Lab Rat

Lab Rat

Exploring the life and times of bacteria

Cleaning up toxic waste: directed evolution vs. designed machines


Some heavy metals are required in trace amounts for the survival of living organisms, however at higher concentrations these metals can be incredibly toxic. In Europe, the elements of highest concern are arsenic, cadmium, cobalt, chromium, copper, mercury, manganese, nickel, lead, tin, and thallium, all of which can be produced as by-products of industrial processes or along roadways. Unlike organic pollutants, metals don't decay or break-down over time, if anything they have a tendency to precipitate into the soil or surrounding environment and accumulate into dangerous quantities via bioaccumulation.

It should come as no surprise by now that while these metals are dangerous for animals, many bacteria and other micro-organisms thrive on them, and are capable of removing toxic metal elements from water or soil. There is therefore a lot of interest in the use of bacteria as a cheap and non-chemical method of cleaning up toxic waste. A few years ago I was involved in a project that looked at designing a biological biosensor for arsenic within a bacteria, so I was particularly intrigued by a new project put forward to produce bacteria capable of cleaning up heavy metals.

The Berkeley Pit, a former copper mine in the USA. The water is highly acidic (pH 2.5!) and filled with toxic metals. Image from NASA source link below.

The project aims to use special strains of bacteria such as Pseudomonas aeruginosa to clean up heavy metal pollution. By growing successive rounds of bacteria exposed to copper, the researchers have already produced strains that show a greater ability to grow in the presence of toxic levels of copper ions. By selecting the bacteria more likely to survive, and allowing them to produce new mutated strains, the researchers harness the power of natural evolutionary processes in order to produce bacteria that do what they want. This process is known as directed evolution.

The picture below shows part of the process used to produce these special strains of bacteria. The streaks across the circular plate are bacteria, while the little white disk in the centre releases copper ions into the plate. Originally, there were large bacteria-free circles (called 'zones of inhibition') around the white disk where bacteria were killed by the copper. After only four generations of directed evolution, the researchers were seeing much smaller zones of inhibition, showing that the bacteria were capable of surviving at higher levels of copper. The next stage in the research involves producing bacteria that can not only survive high levels of pollutants, but also remove them from the environment.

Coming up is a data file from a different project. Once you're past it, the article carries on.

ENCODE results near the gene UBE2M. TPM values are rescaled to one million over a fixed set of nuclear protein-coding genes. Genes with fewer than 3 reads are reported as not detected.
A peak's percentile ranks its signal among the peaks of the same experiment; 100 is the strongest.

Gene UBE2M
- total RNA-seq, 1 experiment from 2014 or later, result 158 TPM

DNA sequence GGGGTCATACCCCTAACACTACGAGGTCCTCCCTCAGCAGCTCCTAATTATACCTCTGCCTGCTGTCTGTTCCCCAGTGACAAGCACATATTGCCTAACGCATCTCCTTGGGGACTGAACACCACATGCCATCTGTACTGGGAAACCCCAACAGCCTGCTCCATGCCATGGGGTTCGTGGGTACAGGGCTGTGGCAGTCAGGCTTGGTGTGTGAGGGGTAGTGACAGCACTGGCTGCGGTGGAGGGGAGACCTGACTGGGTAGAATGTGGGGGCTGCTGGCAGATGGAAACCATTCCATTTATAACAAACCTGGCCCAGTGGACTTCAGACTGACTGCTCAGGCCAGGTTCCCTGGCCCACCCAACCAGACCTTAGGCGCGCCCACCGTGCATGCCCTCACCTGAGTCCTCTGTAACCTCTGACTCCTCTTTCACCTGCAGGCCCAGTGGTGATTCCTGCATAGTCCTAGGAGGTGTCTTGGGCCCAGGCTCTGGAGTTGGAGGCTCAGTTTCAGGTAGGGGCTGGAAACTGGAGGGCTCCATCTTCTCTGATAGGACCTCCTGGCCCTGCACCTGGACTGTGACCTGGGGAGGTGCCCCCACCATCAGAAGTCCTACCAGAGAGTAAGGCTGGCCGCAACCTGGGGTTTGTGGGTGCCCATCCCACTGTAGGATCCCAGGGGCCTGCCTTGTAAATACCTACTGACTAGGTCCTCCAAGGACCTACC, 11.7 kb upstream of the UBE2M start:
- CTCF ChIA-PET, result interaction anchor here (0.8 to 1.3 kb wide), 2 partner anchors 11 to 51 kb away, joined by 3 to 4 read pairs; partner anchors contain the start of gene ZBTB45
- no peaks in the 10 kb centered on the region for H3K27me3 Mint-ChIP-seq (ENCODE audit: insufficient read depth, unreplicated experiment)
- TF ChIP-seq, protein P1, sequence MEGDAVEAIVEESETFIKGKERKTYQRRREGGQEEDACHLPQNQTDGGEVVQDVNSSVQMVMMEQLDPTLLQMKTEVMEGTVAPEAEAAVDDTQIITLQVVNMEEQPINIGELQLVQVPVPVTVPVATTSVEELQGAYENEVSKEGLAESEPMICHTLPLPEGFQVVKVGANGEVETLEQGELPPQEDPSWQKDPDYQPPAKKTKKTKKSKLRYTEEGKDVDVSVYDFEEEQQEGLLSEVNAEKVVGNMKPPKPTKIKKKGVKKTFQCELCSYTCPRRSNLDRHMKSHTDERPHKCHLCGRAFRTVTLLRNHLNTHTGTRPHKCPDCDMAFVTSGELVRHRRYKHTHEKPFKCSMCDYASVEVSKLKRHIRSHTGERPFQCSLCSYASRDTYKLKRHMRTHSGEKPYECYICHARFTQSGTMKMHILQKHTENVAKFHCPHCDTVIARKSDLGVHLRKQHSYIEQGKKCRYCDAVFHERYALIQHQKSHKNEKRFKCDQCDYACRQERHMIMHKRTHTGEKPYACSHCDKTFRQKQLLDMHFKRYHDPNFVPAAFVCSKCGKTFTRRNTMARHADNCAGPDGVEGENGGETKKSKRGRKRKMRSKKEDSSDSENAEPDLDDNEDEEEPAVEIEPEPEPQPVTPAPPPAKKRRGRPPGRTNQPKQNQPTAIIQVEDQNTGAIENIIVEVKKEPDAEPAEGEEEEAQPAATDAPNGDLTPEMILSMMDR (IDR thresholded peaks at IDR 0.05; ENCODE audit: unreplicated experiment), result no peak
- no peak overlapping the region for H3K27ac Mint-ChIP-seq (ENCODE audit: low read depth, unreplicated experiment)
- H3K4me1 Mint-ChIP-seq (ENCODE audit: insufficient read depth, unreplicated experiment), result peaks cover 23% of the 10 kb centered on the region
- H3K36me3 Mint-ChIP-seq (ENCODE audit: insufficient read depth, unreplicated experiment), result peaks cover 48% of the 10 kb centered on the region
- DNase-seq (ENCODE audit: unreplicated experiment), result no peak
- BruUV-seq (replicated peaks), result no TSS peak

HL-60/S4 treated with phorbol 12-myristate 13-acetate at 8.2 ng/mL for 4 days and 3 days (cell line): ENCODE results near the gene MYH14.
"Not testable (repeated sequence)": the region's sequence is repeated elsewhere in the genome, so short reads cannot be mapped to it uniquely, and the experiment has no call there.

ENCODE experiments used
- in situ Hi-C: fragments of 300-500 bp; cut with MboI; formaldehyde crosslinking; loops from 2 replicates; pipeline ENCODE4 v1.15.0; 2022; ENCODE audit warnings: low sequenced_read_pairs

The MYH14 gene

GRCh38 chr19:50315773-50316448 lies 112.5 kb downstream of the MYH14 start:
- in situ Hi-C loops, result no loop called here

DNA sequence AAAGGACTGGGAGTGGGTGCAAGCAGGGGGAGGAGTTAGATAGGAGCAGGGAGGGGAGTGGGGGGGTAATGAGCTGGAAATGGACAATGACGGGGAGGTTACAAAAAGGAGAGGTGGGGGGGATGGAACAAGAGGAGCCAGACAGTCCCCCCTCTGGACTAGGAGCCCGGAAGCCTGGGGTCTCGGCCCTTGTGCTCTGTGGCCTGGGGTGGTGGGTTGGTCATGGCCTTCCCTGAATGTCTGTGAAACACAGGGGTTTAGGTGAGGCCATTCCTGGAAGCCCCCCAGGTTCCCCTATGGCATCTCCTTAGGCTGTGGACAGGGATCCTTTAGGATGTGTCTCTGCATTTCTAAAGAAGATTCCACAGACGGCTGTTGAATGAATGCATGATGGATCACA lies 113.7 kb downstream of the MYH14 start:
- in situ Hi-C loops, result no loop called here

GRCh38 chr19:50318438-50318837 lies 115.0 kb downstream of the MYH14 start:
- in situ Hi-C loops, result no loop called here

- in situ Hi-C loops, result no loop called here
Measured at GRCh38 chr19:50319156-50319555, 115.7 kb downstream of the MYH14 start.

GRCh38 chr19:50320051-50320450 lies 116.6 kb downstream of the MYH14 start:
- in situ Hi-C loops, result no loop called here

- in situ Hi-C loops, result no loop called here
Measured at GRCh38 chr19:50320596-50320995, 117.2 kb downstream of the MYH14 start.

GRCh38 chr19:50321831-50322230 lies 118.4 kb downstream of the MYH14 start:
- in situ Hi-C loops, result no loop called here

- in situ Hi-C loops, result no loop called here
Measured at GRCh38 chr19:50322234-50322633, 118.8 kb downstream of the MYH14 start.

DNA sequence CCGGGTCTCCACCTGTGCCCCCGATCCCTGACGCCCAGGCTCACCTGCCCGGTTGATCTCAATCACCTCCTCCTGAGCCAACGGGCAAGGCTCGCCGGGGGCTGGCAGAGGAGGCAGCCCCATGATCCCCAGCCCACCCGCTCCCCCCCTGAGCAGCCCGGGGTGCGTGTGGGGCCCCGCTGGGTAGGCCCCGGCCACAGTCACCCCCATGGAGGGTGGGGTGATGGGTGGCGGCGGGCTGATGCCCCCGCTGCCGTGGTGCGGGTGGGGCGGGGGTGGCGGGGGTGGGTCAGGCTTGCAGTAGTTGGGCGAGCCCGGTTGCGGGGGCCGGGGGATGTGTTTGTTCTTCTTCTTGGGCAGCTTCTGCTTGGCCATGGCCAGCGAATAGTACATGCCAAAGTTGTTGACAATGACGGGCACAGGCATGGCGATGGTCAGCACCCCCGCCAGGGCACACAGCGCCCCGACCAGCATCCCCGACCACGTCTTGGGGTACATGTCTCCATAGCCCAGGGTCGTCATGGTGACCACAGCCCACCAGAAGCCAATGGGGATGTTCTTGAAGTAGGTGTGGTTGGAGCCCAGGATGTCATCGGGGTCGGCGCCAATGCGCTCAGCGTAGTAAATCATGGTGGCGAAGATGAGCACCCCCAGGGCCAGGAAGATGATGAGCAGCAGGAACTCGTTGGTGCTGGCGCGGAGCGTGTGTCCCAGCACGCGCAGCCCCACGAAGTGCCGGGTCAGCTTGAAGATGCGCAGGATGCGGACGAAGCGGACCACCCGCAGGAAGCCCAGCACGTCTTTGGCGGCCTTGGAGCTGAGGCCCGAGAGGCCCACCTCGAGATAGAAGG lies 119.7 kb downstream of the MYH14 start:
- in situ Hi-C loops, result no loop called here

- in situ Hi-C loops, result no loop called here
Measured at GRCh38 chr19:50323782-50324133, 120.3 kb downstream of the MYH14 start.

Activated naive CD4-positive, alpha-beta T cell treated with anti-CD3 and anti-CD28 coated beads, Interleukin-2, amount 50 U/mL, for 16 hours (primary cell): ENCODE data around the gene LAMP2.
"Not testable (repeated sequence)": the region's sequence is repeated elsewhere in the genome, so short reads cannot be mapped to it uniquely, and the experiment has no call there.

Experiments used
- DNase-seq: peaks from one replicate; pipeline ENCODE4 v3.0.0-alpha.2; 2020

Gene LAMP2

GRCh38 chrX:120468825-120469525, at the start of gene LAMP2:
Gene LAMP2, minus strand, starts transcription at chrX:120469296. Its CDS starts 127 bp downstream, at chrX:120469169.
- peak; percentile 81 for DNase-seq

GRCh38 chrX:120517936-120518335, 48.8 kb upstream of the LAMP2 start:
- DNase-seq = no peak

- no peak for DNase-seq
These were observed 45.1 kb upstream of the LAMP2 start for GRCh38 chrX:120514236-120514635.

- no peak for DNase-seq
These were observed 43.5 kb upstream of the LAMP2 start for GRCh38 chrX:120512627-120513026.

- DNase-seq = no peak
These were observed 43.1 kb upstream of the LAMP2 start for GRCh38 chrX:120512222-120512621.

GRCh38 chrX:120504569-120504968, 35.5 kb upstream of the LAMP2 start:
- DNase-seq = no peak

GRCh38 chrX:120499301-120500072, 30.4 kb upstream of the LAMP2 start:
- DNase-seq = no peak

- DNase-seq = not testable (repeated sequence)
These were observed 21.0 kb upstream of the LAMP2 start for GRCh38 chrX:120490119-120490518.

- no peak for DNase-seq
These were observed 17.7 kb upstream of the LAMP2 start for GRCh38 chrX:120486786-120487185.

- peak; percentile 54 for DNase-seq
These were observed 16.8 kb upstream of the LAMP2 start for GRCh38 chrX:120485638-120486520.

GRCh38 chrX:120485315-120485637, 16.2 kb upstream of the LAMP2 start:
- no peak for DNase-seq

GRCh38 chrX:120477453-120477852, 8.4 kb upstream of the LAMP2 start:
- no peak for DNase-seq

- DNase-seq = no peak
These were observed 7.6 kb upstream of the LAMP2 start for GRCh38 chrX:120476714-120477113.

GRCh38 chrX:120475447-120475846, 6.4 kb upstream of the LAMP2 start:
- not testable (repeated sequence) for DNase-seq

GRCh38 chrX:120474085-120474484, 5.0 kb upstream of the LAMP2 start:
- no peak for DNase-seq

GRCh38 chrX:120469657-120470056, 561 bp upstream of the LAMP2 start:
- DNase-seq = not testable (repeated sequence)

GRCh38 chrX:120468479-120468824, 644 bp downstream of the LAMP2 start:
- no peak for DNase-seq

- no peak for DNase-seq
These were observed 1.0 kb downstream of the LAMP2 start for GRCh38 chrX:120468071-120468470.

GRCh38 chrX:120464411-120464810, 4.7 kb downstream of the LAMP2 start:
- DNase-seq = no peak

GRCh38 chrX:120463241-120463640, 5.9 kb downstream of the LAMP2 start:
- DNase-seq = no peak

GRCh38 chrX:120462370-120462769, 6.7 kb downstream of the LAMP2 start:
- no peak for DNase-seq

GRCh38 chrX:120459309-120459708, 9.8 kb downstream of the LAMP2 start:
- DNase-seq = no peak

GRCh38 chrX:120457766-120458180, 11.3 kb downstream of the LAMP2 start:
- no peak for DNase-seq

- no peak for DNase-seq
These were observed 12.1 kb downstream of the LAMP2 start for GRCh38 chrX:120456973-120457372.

Growth of bacteria on an agar plate, image from David Finkelstein and Jenny Tran.

How does directed evolution compare to the designed genetic machines that I was working on? The directed evolution approach is a lot broader, and has a lot greater scope for surprising results. When designing a genetic system, the researcher needs to know exactly what genes to use, and which order to put them in. For directed evolution, the researcher needs to produce the right conditions for growth, continual nudges in the right direction, and then see what the bacteria comes up with. The genetically designed machine, if it works as expected (which admittedly, is a big if!) can potentially be transferred from bacteria to bacteria as a discrete unit of DNA, while the evolved bacteria are a unit of themselves. They may be able to remove and neutralise copper toxins, but the mechanism by which they do might require numerous pathways within the same bacteria.

Both systems, however, have a huge amount going for them. What I love about directed evolution is that it uses the already impressive evolutionary abilities of bacteria to create potentially whole new systems. Bacteria reproduce very quickly, very numerously, and despite (or perhaps because of) their inability to share genes by sexual reproduction, they are far more forgiving of mutational changes to the DNA. Furthermore, the more stressful a situation the bacteria is in (for example when surrounded by toxins) the more mutations and changes to its DNA it makes, making it more likely that a solution to their current environmental problem will be found. And with directed evolution, the solutions to their environmental problems, are the solutions to our environmental problems.

This project is currently being crowd-funded at microryza, please visit their website to help show your support!

Researcher David Finkelstein, exposing the bacteria to UV light. Image from David Finkelstein and Jenny Tran.


Credit source for image 1

The views expressed are those of the author and are not necessarily those of Scientific American.

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